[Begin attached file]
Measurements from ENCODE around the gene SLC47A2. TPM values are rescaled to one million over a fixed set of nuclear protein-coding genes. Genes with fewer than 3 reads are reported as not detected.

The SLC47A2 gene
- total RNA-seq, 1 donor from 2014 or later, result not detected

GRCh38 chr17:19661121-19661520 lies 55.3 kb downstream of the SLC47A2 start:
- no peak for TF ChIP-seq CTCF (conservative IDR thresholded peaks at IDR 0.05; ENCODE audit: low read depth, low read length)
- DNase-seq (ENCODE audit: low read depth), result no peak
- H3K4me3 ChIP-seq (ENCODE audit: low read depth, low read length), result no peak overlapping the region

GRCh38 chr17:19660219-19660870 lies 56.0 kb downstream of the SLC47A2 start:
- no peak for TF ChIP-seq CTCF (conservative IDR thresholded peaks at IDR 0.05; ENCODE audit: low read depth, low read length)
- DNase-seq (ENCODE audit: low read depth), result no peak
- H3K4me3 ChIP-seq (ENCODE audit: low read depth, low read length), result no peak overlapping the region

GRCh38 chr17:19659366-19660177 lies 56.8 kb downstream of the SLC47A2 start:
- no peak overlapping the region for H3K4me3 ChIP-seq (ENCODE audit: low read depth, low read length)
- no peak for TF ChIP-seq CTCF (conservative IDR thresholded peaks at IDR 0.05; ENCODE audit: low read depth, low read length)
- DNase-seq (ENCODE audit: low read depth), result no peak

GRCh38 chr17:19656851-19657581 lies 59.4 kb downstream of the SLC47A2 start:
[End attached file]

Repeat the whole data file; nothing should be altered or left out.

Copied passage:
Measurements from ENCODE around the gene SLC47A2. TPM values are rescaled to one million over a fixed set of nuclear protein-coding genes. Genes with fewer than 3 reads are reported as not detected.

The SLC47A2 gene
- total RNA-seq, 1 donor from 2014 or later, result not detected

GRCh38 chr17:19661121-19661520 lies 55.3 kb downstream of the SLC47A2 start:
- no peak for TF ChIP-seq CTCF (conservative IDR thresholded peaks at IDR 0.05; ENCODE audit: low read depth, low read length)
- DNase-seq (ENCODE audit: low read depth), result no peak
- H3K4me3 ChIP-seq (ENCODE audit: low read depth, low read length), result no peak overlapping the region

GRCh38 chr17:19660219-19660870 lies 56.0 kb downstream of the SLC47A2 start:
- no peak for TF ChIP-seq CTCF (conservative IDR thresholded peaks at IDR 0.05; ENCODE audit: low read depth, low read length)
- DNase-seq (ENCODE audit: low read depth), result no peak
- H3K4me3 ChIP-seq (ENCODE audit: low read depth, low read length), result no peak overlapping the region

GRCh38 chr17:19659366-19660177 lies 56.8 kb downstream of the SLC47A2 start:
- no peak overlapping the region for H3K4me3 ChIP-seq (ENCODE audit: low read depth, low read length)
- no peak for TF ChIP-seq CTCF (conservative IDR thresholded peaks at IDR 0.05; ENCODE audit: low read depth, low read length)
- DNase-seq (ENCODE audit: low read depth), result no peak

GRCh38 chr17:19656851-19657581 lies 59.4 kb downstream of the SLC47A2 start: